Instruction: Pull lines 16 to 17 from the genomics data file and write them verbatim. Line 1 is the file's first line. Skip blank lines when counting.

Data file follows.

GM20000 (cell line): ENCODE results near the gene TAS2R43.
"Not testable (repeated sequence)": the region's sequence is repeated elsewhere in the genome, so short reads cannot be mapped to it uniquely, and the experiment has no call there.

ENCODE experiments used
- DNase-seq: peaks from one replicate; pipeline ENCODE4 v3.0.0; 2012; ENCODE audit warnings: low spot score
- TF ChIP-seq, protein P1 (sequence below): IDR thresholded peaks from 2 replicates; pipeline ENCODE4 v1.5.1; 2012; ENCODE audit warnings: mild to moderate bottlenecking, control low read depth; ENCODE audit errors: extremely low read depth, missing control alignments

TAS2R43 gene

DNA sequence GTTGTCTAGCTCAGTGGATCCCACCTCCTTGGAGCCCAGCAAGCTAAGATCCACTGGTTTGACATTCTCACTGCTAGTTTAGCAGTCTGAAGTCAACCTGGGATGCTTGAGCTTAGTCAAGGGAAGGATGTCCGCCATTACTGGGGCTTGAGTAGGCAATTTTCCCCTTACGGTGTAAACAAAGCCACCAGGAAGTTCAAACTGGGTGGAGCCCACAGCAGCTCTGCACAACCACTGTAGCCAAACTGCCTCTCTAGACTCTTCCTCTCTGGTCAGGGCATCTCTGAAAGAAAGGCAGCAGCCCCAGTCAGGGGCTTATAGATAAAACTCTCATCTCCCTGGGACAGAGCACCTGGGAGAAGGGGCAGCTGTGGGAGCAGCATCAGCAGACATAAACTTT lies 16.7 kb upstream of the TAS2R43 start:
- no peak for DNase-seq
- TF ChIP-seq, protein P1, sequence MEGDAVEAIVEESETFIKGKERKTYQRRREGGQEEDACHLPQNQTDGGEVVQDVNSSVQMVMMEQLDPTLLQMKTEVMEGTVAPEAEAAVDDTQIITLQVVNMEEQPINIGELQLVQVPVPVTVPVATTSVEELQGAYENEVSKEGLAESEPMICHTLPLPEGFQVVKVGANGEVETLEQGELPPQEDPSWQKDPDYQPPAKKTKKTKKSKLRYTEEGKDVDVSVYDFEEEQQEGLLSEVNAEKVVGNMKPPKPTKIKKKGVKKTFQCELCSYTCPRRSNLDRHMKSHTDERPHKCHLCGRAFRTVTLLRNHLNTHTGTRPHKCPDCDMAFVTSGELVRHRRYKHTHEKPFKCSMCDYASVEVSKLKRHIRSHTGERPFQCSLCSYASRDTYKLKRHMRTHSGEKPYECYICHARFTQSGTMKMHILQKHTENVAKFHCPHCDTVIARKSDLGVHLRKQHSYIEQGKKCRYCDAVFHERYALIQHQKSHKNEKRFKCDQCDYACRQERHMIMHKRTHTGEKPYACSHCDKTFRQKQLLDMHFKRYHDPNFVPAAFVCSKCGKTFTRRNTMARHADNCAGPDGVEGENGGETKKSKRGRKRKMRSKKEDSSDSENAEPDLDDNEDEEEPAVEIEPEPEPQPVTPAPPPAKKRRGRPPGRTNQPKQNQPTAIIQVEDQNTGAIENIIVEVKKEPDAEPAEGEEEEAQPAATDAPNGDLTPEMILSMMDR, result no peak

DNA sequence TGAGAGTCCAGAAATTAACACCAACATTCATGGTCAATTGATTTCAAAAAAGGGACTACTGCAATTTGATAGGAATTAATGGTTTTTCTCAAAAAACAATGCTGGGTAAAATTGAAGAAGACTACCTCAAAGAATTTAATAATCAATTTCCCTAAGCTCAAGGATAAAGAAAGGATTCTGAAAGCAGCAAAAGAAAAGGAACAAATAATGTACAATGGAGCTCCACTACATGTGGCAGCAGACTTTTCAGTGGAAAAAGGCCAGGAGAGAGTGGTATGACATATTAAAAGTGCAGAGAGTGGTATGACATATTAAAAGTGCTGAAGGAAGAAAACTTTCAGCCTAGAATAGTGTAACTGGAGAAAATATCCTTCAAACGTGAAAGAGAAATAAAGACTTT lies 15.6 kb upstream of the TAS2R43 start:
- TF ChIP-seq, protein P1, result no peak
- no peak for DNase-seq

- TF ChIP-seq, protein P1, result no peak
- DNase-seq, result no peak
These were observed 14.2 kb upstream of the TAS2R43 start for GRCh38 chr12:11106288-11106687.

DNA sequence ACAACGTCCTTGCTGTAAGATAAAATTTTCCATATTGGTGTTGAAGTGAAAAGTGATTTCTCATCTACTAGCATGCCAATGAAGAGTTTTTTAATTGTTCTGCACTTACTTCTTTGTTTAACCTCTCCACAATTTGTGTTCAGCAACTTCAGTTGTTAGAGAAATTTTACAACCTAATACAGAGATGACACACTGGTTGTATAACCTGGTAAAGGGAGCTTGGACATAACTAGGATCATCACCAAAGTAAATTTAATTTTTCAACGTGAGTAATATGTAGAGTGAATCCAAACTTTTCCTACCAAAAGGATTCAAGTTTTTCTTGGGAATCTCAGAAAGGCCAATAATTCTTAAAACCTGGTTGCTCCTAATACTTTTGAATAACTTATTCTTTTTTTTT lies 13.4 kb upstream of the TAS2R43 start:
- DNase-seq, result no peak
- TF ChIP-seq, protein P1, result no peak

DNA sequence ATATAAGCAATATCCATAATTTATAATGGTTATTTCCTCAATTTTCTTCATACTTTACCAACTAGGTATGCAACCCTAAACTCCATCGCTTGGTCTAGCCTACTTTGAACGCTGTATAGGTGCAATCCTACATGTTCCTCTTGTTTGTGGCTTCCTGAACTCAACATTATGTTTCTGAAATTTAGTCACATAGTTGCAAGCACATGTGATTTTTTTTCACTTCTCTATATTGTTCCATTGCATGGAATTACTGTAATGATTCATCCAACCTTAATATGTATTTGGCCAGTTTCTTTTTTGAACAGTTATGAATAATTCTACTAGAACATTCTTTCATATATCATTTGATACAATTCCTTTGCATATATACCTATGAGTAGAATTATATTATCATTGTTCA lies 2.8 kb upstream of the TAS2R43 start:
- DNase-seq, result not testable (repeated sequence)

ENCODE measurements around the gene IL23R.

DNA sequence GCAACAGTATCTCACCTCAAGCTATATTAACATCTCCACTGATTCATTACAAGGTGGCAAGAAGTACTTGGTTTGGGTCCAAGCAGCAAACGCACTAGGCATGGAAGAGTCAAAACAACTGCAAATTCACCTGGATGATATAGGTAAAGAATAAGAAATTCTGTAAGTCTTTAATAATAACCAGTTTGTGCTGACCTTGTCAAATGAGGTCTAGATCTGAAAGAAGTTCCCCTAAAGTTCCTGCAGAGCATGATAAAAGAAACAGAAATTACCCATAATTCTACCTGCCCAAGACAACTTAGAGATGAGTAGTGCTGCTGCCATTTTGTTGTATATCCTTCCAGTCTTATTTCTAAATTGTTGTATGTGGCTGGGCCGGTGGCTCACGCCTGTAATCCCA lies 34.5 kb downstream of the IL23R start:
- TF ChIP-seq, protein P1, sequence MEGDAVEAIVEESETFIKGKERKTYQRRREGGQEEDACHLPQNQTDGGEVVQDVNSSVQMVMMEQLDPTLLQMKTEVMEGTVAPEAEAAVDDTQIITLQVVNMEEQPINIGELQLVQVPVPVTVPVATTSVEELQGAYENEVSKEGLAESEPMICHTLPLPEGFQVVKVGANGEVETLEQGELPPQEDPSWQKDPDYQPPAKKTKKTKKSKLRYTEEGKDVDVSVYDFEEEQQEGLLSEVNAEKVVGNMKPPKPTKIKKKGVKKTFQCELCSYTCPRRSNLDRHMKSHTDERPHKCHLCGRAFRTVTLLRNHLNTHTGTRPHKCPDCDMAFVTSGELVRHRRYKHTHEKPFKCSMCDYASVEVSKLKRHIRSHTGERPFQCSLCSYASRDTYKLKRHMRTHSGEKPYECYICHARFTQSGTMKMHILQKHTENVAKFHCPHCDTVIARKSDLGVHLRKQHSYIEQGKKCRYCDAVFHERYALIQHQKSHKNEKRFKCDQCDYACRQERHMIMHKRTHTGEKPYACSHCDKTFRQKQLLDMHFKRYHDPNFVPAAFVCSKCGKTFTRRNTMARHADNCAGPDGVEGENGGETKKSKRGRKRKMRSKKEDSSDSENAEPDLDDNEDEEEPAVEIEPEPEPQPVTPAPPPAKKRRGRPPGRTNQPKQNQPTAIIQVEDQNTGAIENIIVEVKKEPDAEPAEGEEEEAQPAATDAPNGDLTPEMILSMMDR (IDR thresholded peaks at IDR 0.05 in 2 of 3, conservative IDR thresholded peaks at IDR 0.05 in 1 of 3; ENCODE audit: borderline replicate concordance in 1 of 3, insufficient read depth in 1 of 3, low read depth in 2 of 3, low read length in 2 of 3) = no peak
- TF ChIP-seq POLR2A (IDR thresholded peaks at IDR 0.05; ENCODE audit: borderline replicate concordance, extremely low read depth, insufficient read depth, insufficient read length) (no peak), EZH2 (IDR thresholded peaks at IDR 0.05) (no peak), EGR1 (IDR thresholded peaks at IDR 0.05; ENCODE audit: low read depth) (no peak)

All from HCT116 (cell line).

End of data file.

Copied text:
DNA sequence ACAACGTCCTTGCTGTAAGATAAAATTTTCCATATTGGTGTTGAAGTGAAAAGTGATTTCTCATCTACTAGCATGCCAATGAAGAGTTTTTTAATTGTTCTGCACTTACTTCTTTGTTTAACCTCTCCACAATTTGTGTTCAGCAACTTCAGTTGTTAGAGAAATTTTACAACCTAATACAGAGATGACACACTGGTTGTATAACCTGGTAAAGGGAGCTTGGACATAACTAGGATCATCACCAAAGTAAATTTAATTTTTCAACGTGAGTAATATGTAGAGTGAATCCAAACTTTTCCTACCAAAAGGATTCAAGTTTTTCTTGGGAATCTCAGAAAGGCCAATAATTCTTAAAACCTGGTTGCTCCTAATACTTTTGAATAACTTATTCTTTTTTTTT lies 13.4 kb upstream of the TAS2R43 start:
- DNase-seq, result no peak